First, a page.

Spiral Rollbahn notebooks with green, black, yellow, blue and baby pink covers laid overlapping on each other

 

That simple, minimal cover style is part of a long-standing Japanese approach to art and design known as ma. Packing a lot of meaning into a single syllable, ma is best summarised as 'leaving room to grow', or pausing a moment for reflection before speaking. The nearest equivalent in English is the concept of negative space, but in Japanese culture, ma manifests in everything from theatre to conversation to architecture and more – right down to the cover of a notebook.

Like the precise arrangements of ikebana, the classic Rollbahn cover invites us to consider the whole form and how its parts work together, reminding us to leave space in a world that pressures us to cram the most into every moment.

 

'Tsuboniwa', an ikebana arrangement made with tulip, cordyline leaf and cast iron pot. A slim black ring stands upright on top of the trapezoidal cast iron pot, with a small branch reaching from right to left. Four flowers mark the lower left edge of the circle, stark red against the black metal

An example of ma in ikebana – Tsuboniwa by Donna Canning

 

The work you don't see

Everything about a Rollbahn notebook feels so effortless that it's easy to imagine  it emerging into the world fully-formed, but making something so perfectly, impossibly simple tends to disguise a lot of hard work. Delfonics didn't go from 0 to 100 with the Rollbahn – the brand started making diaries way back in 1987, and the classic notebook we know and love wouldn't emerge for well over a decade.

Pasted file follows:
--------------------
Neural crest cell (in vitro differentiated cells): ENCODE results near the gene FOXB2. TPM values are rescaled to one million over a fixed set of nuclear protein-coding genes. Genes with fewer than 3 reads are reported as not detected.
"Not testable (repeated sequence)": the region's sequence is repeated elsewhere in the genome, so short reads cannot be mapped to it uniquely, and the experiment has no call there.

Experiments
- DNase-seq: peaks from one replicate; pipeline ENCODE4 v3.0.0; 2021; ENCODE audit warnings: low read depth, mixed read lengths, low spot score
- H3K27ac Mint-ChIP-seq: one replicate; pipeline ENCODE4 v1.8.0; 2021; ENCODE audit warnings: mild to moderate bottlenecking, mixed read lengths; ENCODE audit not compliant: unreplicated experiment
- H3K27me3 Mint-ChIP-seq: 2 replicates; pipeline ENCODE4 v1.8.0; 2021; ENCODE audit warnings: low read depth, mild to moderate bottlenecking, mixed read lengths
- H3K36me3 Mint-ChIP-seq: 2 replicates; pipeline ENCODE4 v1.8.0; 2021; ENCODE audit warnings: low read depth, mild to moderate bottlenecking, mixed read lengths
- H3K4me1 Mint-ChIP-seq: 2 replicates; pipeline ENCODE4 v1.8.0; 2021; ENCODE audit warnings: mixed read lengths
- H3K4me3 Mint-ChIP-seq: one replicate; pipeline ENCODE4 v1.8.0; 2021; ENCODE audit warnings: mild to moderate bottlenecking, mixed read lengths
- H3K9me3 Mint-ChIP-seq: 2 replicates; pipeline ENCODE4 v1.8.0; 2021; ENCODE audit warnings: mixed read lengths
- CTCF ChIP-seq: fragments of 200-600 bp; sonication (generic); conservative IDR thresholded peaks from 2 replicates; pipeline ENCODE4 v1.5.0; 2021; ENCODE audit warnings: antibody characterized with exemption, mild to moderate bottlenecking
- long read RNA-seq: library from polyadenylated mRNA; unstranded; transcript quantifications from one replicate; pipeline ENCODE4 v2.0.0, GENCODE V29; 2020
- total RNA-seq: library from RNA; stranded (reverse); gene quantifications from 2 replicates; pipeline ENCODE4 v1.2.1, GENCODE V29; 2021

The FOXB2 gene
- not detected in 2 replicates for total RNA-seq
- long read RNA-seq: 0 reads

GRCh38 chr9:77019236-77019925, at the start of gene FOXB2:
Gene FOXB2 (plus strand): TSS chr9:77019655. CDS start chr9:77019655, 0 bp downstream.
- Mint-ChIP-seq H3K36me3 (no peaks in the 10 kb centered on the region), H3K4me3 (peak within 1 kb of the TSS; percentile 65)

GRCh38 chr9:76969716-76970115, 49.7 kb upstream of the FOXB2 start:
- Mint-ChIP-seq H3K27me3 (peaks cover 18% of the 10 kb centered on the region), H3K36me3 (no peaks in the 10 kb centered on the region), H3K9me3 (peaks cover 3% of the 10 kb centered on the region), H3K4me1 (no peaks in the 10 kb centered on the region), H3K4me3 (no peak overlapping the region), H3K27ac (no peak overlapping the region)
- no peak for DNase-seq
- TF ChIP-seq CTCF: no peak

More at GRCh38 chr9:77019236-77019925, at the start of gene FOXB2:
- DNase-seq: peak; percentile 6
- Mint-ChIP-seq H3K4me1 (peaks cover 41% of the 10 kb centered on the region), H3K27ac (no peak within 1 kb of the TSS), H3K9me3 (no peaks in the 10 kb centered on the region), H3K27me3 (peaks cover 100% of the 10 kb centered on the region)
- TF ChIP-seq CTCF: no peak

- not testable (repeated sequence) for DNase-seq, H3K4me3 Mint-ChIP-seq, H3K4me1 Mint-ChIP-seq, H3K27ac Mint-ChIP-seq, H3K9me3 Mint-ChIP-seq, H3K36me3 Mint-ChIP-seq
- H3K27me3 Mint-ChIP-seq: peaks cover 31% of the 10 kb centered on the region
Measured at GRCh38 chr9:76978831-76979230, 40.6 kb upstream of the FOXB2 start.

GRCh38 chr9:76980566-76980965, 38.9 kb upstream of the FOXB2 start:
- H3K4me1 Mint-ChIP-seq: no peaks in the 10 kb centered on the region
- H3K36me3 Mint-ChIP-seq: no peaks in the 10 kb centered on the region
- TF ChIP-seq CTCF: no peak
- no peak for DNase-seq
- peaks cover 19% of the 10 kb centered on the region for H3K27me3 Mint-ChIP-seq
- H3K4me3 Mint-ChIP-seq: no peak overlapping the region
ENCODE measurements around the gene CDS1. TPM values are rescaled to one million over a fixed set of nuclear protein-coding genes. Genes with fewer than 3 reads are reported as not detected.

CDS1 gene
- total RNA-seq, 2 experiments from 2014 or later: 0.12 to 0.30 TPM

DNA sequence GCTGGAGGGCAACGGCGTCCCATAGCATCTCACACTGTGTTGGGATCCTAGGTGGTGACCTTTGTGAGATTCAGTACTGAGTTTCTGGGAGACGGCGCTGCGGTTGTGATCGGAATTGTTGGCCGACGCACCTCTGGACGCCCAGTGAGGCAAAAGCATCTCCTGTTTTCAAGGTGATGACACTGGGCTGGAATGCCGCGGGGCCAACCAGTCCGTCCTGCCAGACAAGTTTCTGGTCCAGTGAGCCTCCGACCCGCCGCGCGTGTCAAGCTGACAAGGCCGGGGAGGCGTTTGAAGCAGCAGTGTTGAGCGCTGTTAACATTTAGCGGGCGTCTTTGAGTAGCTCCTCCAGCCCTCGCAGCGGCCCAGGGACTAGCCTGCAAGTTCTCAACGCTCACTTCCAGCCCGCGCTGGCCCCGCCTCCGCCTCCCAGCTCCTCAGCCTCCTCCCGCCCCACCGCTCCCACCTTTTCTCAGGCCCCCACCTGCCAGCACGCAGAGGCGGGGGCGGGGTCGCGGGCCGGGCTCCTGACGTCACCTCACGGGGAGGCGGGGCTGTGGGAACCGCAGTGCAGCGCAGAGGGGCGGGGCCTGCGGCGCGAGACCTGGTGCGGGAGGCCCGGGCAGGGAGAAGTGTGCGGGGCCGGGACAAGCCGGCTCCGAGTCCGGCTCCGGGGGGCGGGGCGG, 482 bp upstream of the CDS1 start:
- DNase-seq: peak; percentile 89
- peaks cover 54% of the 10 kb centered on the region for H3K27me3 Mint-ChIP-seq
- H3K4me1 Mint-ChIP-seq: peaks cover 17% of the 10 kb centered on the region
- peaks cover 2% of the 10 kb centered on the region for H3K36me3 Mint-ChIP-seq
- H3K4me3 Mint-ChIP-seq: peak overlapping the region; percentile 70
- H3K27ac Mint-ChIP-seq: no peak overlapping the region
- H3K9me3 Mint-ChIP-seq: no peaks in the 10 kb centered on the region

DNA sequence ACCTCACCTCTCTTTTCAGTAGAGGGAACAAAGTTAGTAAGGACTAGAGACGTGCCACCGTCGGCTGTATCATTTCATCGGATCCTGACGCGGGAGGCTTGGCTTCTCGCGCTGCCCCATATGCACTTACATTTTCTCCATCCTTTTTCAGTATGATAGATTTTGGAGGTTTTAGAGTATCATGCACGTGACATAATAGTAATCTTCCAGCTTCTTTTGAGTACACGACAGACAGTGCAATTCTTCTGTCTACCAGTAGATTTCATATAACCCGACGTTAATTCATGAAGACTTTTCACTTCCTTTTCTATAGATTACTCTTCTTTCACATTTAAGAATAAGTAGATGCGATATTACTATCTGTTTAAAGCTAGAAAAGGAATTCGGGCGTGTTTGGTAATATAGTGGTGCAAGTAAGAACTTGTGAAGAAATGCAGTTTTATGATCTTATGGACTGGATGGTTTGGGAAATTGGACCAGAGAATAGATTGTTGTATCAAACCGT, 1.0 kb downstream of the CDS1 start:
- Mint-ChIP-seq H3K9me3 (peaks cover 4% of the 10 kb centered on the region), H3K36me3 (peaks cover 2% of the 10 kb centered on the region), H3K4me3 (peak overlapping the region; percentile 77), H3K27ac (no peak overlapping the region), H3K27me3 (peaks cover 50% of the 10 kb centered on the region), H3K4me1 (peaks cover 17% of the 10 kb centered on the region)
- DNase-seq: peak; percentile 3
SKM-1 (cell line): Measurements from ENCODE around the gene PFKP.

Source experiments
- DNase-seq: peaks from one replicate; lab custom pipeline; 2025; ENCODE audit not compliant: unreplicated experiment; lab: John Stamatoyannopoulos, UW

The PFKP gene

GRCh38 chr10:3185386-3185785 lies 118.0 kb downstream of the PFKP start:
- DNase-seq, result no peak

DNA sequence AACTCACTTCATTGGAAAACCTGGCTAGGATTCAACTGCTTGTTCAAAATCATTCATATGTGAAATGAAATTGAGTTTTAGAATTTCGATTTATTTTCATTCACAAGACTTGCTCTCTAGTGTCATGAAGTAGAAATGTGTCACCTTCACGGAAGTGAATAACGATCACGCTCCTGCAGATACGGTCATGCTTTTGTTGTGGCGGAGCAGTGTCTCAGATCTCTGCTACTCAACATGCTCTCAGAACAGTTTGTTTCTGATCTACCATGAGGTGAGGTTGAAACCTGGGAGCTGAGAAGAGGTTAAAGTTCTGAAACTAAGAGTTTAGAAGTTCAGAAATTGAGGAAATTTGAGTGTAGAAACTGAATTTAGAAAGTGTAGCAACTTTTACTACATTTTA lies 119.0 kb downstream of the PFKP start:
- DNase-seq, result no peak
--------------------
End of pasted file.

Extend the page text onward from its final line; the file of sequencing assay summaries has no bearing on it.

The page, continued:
Details of 20 year old Rollbahns are hard to find – notebooks just aren't meant to last two decades – but looking at the details, you can get a sense of how the Rollbahn slowly evolved to become the stationery icon we know and love. Whether it's the journey they went on to find the just-right shade for the paper, or the smooth action of the spiral-binding, or the little tear-off corners of Rollbahn diary pages so you can quickly flip to the current day, you can practically feel the iteration and development that went into perfecting each aspect, and making sure each came together to create a unified whole. It matters that the paper and the colour of the cover and the typeface and the texture of the back cover all tell the same story; that warmth and welcoming radiates from every part of every Rollbahn.

To borrow a line from an excellent podcast, good design is 99% invisible, and the Rollbahn is the perfect illustration of that. You don't have to pause to take in the cover's elegant minimalism or admire the easy-on-the-eyes colour of the pages every time you open your Rollbahn – you just feel it, and the pleasure that comes with a notebook that does everything exactly as it should becomes part of the experience. But maybe, now that you've read this, you'll find a little more joy next time you get your notebook out.